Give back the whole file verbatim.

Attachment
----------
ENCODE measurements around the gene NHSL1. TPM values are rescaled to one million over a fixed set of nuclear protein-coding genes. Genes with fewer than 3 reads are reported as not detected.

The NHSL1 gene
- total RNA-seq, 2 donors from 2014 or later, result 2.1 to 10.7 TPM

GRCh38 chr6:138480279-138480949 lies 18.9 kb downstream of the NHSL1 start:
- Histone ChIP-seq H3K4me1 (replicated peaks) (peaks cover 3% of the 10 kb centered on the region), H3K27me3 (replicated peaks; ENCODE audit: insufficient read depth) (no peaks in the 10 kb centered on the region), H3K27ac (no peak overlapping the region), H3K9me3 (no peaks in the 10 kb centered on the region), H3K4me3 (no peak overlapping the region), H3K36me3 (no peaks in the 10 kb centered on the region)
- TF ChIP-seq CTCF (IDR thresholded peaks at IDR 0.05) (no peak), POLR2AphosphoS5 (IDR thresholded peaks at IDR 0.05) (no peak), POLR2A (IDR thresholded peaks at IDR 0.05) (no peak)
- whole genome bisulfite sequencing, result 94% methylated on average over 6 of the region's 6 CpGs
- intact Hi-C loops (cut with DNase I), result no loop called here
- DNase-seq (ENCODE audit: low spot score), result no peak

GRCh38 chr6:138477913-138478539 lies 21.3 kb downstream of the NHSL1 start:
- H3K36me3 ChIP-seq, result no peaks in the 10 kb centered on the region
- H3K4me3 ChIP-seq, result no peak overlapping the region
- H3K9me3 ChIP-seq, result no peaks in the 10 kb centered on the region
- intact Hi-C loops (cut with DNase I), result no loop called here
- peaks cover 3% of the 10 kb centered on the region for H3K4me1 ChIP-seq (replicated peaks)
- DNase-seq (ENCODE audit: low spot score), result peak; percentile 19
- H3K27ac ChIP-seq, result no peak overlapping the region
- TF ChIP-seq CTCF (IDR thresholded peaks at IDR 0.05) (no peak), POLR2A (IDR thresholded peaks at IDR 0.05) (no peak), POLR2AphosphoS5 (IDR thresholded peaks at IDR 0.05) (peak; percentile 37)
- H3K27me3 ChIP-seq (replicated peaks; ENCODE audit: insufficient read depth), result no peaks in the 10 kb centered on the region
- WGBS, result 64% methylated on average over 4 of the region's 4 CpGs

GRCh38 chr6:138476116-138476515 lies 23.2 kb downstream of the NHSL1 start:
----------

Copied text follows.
ENCODE measurements around the gene NHSL1. TPM values are rescaled to one million over a fixed set of nuclear protein-coding genes. Genes with fewer than 3 reads are reported as not detected.

The NHSL1 gene
- total RNA-seq, 2 donors from 2014 or later, result 2.1 to 10.7 TPM

GRCh38 chr6:138480279-138480949 lies 18.9 kb downstream of the NHSL1 start:
- Histone ChIP-seq H3K4me1 (replicated peaks) (peaks cover 3% of the 10 kb centered on the region), H3K27me3 (replicated peaks; ENCODE audit: insufficient read depth) (no peaks in the 10 kb centered on the region), H3K27ac (no peak overlapping the region), H3K9me3 (no peaks in the 10 kb centered on the region), H3K4me3 (no peak overlapping the region), H3K36me3 (no peaks in the 10 kb centered on the region)
- TF ChIP-seq CTCF (IDR thresholded peaks at IDR 0.05) (no peak), POLR2AphosphoS5 (IDR thresholded peaks at IDR 0.05) (no peak), POLR2A (IDR thresholded peaks at IDR 0.05) (no peak)
- whole genome bisulfite sequencing, result 94% methylated on average over 6 of the region's 6 CpGs
- intact Hi-C loops (cut with DNase I), result no loop called here
- DNase-seq (ENCODE audit: low spot score), result no peak

GRCh38 chr6:138477913-138478539 lies 21.3 kb downstream of the NHSL1 start:
- H3K36me3 ChIP-seq, result no peaks in the 10 kb centered on the region
- H3K4me3 ChIP-seq, result no peak overlapping the region
- H3K9me3 ChIP-seq, result no peaks in the 10 kb centered on the region
- intact Hi-C loops (cut with DNase I), result no loop called here
- peaks cover 3% of the 10 kb centered on the region for H3K4me1 ChIP-seq (replicated peaks)
- DNase-seq (ENCODE audit: low spot score), result peak; percentile 19
- H3K27ac ChIP-seq, result no peak overlapping the region
- TF ChIP-seq CTCF (IDR thresholded peaks at IDR 0.05) (no peak), POLR2A (IDR thresholded peaks at IDR 0.05) (no peak), POLR2AphosphoS5 (IDR thresholded peaks at IDR 0.05) (peak; percentile 37)
- H3K27me3 ChIP-seq (replicated peaks; ENCODE audit: insufficient read depth), result no peaks in the 10 kb centered on the region
- WGBS, result 64% methylated on average over 4 of the region's 4 CpGs

GRCh38 chr6:138476116-138476515 lies 23.2 kb downstream of the NHSL1 start: